“I don't really care about the spotlight, but I don't mind. I’ve been next to the guys in the spotlight for 20 years. I’ve seen it all and been involved in it, so it’s not that different. But it makes me very happy if people like the album and the music.”
The album is a contrast to Pohjola’s album The Dead Don’t Dream, released two weeks after ALQE and also featuring Lötjönen.
“Verneri produced his album more, but there's a lot of magic on it. For mine, we just did a couple of takes per tune and almost no editing. I've always loved jazz albums that aren’t too perfect. Imperfection makes it interesting. For me, it's a big part of this music,” says Lötjönen.
“Verneri and I have played together for almost 20 years, and we’ve been friends almost my whole adult life, so we can almost read each other’s thoughts, like with Teppo. Nothing that compares to that, to knowing someone so well musically.”
Lötjönen and Pohjola started Ilmiliekki in 2002, shortly before Mäkynen invited the bassist to join Five Corners Quintet.
“Those two groups were very different,” he says. “Ilmiliekki is more original, and is still going strong. We did some gigs early this year and are thinking about the next album. Five Corners was based on a hard bop idiom and a club vibe that was trendy at the time, dancefloor jazz.”
After selling boatloads of records, touring Europe and Japan and collaborating with US jazz singer Mark Murphy, Five Corners was shelved a decade ago, except for trips to Japan in 2012 and 2019.
“We went back to Japan last October to play at the Montreux Japan festival, but a typhoon hit so most of the festival was cancelled. It was a weird trip. We ended up playing at a very small club in a cellar with about 30–40 people. We were glad to play, since we’d rehearsed after not playing the stuff for years, but the gig wasn’t recorded.”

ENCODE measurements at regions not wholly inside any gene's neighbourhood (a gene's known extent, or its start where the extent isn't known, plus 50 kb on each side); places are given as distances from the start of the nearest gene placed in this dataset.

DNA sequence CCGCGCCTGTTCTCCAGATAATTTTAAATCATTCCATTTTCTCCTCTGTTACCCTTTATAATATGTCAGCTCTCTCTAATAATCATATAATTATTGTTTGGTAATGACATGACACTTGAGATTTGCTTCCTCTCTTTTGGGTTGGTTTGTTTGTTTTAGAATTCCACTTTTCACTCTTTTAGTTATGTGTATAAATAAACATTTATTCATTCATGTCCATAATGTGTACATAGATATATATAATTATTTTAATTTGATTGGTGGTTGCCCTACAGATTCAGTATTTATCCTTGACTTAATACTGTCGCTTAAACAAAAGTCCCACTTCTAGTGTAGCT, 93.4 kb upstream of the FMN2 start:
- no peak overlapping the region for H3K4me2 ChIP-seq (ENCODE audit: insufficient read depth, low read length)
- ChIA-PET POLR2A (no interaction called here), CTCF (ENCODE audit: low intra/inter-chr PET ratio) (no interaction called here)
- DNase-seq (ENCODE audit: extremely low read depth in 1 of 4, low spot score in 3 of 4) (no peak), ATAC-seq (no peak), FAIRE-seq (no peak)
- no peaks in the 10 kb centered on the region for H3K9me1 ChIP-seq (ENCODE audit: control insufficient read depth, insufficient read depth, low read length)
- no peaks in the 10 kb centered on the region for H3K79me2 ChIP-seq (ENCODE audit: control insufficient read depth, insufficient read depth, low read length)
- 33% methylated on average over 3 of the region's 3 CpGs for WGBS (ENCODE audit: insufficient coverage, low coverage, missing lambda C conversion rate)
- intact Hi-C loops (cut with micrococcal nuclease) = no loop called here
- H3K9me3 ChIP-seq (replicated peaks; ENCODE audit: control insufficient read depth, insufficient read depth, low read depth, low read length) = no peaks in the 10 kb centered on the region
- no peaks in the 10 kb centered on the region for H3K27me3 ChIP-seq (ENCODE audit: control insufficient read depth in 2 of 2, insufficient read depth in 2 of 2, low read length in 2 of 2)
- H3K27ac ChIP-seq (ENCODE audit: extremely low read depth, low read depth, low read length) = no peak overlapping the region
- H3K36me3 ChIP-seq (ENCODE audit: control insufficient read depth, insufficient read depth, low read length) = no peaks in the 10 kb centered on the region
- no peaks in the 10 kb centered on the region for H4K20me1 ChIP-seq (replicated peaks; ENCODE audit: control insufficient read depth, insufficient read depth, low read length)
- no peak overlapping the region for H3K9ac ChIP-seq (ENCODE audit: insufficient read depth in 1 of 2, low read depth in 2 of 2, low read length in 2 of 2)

As to the future, he says the group “might still do some kind of nostalgic reunion, but probably not new music. Never say never, though.”
Five Corners was the brainchild of producer Tuomas Kallio, who launched Flow Festival in 2004 and leads it to this day. Lötjönen has played the Helsinki summer extravaganza more than any other artist, every year from 2004–2018, missing only last year. The festival is cancelled this year.
Photo: Jussi Hellsten
The usually hectic summer gig season looks mostly empty so far, though he hopes to revive the “Hietsu is Happening!” series at Helsinki’s Hietalahti beach which he, Innanen and guitarist Petri Kumela have hosted since 2016 – this time outdoors with social distancing.
A record release show at Helsinki’s G Livelab has been postponed to October. In April Lötjönen joined Pohjola for a studio show for the Finnish Broadcasting Company Yle. In June he reunites with Rissanen’s trio for a concert streamed by Turku’s Flame Jazz. Then it’s a Flame Jazz Home Delivery event with Pohjola’s band.
“You can order a band to play in your street or garden. The band will play short sets on a stage built on a trailer, which moves around during the day. Let’s see how that works.”
Touring will have to wait, but Lötjönen doesn’t mind the breather. “I've been travelling a lot. I’m really trying to cut down on flying, but it's very difficult in this profession,” he says.
While Lötjönen has mostly stayed busy at home, he has also toured Europe with American guitarist Kurt Rosenwinkel and drummer Jeff “Tain” Watts.
“Antti is greatly respected by the Finnish jazz scene and has made his way to play with greats such as Watts and Rosenwinkel,” says electric bassist Timo Hirvonen, who runs Koko Jazz Club. He taught and jammed with Lötjönen while they were youngsters in Kuopio, eastern Finland. “Antti has made a beautiful passage to the frontline of upright bass players,” says Hirvonen. “He’s a team player who always takes care of the big picture – a real gentleman who’s always had a very natural relationship with the bass.”
As the conversation draws to a close, Lötjönen returns to Haden, who died in 2014.
“I’ve always been a huge fan, but guess you can’t be a fanboy anymore when you’re in your 40s,” he says with a chuckle. “It’s not just his playing, it’s his whole vibe. He wasn’t into being a tough, cool badass like some jazz musicians. Haden seemed like a very spiritual guy. He said ‘if you strive to be a good person, maybe you might become a great jazz musician’. I’m trying. I’m trying to be a nice, humble person, to respect others. Hopefully that carries over to the music.”
Featured photo: Tuomas Timonen